When we enter a small-town gas station, many of us are quick to get in, out and on our way. Others are content to linger, to observe the fleeting interactions and become small-time voyeurs. That location serves as the nucleus of director Yen Tan's latest film, Pit Stop, which follows the parallel lives of two working-class gay men in a small Texas town.
North Texas is all over the film, from co-writer David Lowery (Ain't Them Bodies Saints, Pioneer) to producers Eric Steele (Texas Theatre) and James M. Johnston. Lowery and Tan's script is beautifully detailed, its characters played with quiet desperation, and Lowery gave it some rural and regional structure.
"It got to a point where I thought I'd done what I could, but since I'm ESL, I wanted the dialogue to sound real," Tan says. "So we went through [the script] together, and in the process we brainstormed some subplots, wrote new scenes. All the dialogue was rewritten or revised."
Bill Heck (Gabe) and Marcus DeAnda (Ernesto) are the men in question, both reeling from the disintegration of past relationships. And yet, Pit Stop works as an ensemble cast, drawing friends, family and ex-lovers into the landscape to point out that love, gay or straight, is hard to find and keep alive.
Tan was born in Malaysia, got his filmmaking start in Dallas and has been living in Austin for about two years now. That outsider's view, paired with the fact that Tan is also gay, informed Pit Stop's narrative, which had been in his head in some form since 2003. Back then, he was making road trips from Dallas to Houston and observing interactions at small-town gas stations and convenience stores.
"I think coming from another country, as an outsider, you take that perspective," he says. "You observe. Coming [to America] at such an impressionable age, everything was new to me. A decade ago, the idea was more a matter of curiosity, trying to figure out who lived in these small towns, and were there gay people who lived there. I wondered if their lives were different."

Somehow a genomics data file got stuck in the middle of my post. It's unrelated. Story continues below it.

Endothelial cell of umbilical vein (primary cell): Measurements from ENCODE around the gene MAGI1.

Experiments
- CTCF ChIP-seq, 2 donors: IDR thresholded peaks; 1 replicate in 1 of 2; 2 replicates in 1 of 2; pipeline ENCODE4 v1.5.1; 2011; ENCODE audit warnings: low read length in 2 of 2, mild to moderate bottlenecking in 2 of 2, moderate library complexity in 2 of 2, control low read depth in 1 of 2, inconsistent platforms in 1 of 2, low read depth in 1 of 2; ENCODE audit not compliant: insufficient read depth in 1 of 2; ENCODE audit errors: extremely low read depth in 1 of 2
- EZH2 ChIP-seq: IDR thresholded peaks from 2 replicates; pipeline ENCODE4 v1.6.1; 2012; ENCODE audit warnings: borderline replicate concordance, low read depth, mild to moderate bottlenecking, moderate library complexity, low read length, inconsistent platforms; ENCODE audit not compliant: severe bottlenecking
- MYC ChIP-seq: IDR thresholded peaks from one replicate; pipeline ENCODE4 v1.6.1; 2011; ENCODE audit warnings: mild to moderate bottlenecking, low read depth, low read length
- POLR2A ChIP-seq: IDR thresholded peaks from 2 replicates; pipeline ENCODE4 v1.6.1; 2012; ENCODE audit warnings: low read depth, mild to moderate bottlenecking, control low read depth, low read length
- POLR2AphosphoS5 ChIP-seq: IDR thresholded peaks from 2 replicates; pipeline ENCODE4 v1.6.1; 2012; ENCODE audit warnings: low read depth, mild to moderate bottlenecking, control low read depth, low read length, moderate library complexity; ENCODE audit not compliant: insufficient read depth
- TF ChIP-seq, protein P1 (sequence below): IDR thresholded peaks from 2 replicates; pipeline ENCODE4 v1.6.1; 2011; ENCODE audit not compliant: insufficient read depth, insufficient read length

Tan approached several men, first via the now-ancient world of gay Internet chat rooms. He went from chatting online, attempting to earn their trust, to emailing and eventually meeting with a select group in coffee shops.
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"It was collecting data and seeing certain characteristics that kept coming up," he says. "A lot of them were closeted or semi-closeted, most were also married, or had been married, or had kids. And then it was about making a small-town narrative, and a story line that would also resonate with me, as an outsider."
Tan gracefully abstains from using homophobia as a plot point, instead letting Gabe and Ernesto weave the emotional and physical minutiae of their daily lives without much emphasis on what society thinks of them. Heck and DeAnda's performances are excellent, but Amy Siemetz, who plays Gabe's ex, Shannon, is the real gaze-stealer here. Her awkward date with co-worker Winston (John Merriman) is followed up with her clumsily reaching for Gabe back at the home they share. She kisses him, says she misses him, and they dance together, because Gabe still feels the psychic link to the mother of his child.
"There's a sense of things not being as tough as we think they are," Tan says. "In a small town, we assume people are more narrow-minded or bigoted, but there is a general sense of live-and-let-live in those communities. I think that's interesting. It also fosters this layer of internalized homophobia. There's the political side of being out, and that's important, but with them it's something they shouldn't broadcast, so they compartmentalize."
7:30 p.m. Saturday and 10:15 p.m. Monday at the Magnolia